KARAGWE Estate Limited, Tanzanian coffee company, has lauded the government’s decision of giving the Tanzania Coffee Board (TCB) the mandate to supervise coffee auctions, something which has made the firm bounce back after financial difficulties.
Speaking to the ‘Daily News’ in an exclusive interview, the company’s Finance Manager Justin Kamafa said purchasing coffee through the auction system made the firm to bounce back and emerge one of the top coffee buyers in Kagera Region.
“Now we have made a comeback, and from an estimated 50, 000 metric tonnes of coffee that were put up for auction in the 2022/23 season we traded nearly 15, 000 metric tonnes, close to 35 per cent of the total auctioned coffee,” he added.
According to Mr Kamafa, after the TCB assumed the responsibility, coffee price also increased to 2,030/- per kilogramme.
He said the process has reduced the cost and ensured the trustworthiness of the business.
“While the price cap had previously been set at around 1,600/- per kilogramme, due to the auction, the price has improved to 2,030/- per kg,” he said.
According to the Tanzania Coffee Industry Development Strategy 2021, the auction system is believed to have multiple advantages, including better prices and control over exports.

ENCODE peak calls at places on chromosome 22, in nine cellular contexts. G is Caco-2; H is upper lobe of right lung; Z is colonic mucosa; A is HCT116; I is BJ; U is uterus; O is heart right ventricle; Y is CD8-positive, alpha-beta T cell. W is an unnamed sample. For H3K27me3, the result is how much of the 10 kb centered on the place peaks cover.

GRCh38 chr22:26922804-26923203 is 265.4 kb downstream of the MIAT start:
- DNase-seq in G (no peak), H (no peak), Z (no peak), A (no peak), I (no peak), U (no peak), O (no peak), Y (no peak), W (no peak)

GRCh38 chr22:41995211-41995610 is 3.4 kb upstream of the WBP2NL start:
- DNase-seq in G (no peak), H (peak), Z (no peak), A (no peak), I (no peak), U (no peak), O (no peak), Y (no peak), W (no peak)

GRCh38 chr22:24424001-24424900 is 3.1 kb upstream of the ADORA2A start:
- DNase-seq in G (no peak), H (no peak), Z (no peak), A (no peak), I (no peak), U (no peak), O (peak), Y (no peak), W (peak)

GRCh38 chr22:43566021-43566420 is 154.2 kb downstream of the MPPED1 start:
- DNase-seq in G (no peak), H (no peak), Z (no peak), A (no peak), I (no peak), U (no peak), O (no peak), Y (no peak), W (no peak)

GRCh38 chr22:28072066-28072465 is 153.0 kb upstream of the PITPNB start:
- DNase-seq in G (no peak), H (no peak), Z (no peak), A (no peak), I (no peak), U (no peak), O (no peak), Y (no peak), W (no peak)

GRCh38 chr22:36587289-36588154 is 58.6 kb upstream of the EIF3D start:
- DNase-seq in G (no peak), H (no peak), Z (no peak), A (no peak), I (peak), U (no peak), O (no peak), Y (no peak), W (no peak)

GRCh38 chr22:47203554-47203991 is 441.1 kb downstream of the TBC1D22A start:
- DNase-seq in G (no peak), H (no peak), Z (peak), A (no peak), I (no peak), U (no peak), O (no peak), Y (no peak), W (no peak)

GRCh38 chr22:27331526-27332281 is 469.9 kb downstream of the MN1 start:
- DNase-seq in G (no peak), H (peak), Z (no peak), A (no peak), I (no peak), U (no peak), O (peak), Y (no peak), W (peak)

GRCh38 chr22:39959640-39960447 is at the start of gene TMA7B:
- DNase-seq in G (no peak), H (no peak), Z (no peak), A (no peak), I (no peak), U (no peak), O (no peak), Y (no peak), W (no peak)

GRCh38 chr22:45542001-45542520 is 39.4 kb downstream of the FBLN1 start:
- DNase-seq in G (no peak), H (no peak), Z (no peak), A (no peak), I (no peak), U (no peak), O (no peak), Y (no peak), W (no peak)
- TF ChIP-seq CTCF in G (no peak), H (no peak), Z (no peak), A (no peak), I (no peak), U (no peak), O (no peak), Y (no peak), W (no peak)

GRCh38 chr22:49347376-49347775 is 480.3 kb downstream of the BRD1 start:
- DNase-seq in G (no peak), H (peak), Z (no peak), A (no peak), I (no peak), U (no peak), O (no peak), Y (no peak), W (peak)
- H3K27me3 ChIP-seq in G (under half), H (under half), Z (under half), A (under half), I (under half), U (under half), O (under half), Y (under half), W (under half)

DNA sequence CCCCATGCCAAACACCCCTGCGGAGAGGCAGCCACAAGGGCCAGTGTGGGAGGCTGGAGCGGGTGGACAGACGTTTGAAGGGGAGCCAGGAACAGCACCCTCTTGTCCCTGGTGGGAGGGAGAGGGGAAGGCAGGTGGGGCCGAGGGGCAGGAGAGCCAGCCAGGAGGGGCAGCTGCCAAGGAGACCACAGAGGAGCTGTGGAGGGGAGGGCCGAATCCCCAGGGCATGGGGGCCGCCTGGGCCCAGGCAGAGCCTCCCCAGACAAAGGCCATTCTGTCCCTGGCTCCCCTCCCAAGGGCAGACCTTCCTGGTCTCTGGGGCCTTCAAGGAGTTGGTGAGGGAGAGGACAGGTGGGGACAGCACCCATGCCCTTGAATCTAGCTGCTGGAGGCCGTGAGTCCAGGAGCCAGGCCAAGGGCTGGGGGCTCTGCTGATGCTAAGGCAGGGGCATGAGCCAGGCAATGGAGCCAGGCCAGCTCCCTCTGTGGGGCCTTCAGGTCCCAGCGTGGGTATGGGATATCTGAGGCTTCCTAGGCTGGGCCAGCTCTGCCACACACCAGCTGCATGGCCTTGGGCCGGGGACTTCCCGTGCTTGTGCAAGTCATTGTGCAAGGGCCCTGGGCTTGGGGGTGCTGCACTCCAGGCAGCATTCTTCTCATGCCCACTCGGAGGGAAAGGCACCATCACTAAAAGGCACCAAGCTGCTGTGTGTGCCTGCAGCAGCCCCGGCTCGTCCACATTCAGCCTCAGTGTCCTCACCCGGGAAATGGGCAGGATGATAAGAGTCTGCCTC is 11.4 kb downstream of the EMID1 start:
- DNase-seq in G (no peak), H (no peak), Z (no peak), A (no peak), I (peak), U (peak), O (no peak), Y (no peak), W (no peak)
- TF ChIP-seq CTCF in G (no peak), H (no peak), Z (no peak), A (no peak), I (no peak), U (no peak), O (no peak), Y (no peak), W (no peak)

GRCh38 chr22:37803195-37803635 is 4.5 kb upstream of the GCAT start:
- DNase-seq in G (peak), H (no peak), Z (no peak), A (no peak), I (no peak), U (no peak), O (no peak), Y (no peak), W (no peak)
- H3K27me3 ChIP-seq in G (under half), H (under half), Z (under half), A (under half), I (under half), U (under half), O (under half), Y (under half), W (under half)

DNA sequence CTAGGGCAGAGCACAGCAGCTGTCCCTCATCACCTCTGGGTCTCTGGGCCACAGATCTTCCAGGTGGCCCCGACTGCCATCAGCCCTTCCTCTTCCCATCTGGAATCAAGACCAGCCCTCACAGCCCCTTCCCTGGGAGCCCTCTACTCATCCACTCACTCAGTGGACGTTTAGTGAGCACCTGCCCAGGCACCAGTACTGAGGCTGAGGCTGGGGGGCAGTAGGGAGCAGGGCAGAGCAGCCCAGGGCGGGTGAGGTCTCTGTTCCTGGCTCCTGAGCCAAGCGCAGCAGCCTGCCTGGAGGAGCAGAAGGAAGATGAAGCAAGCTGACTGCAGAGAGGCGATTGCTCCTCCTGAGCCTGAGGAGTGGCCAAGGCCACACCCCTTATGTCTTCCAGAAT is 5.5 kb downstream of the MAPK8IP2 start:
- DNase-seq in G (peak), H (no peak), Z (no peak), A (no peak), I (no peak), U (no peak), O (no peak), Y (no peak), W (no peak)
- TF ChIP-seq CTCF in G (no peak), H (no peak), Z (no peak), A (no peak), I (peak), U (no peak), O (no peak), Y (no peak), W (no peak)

In particular, he said, before TCB was given the mandate to supervise the auction, the cooperative unions were the ones that performed the function, something which denied companies access to buying coffee.
The previous arrangement denied the company an opportunity to supply coffee to Touton AS, a French agro-trading multinational, hence attracting legal conflict.
“The legal issues resulted from the government’s decision to stop private companies from buying coffee directly from farmers, as well as the effects of Covid-19 pandemic which impacted businesses and economies worldwide,” Mr Kamafa said.
Karagwe Estate and Touton were embroiled in dispute of over 2 million US dollars refinancing after a coffee supply contract was breached.
According to him the legal conflict was, however, successfully resolved.
He noted that the dispute settlement was a major step forward for Karagwe Estate, allowing them to resume their business.
According to the report unveiled by TCB on Tanzania Coffee Industry Development Strategy 2011-2021, coffee is one of Tanzania’s primary agricultural export commodities, accounting for about 5 per cent of total export value, and generating export earnings averaging 100 million US dollars per annum over the last 30 years.
The industry provides direct income to more than 400,000 farmer households thus supporting the livelihoods of an estimated 2.4 million individuals.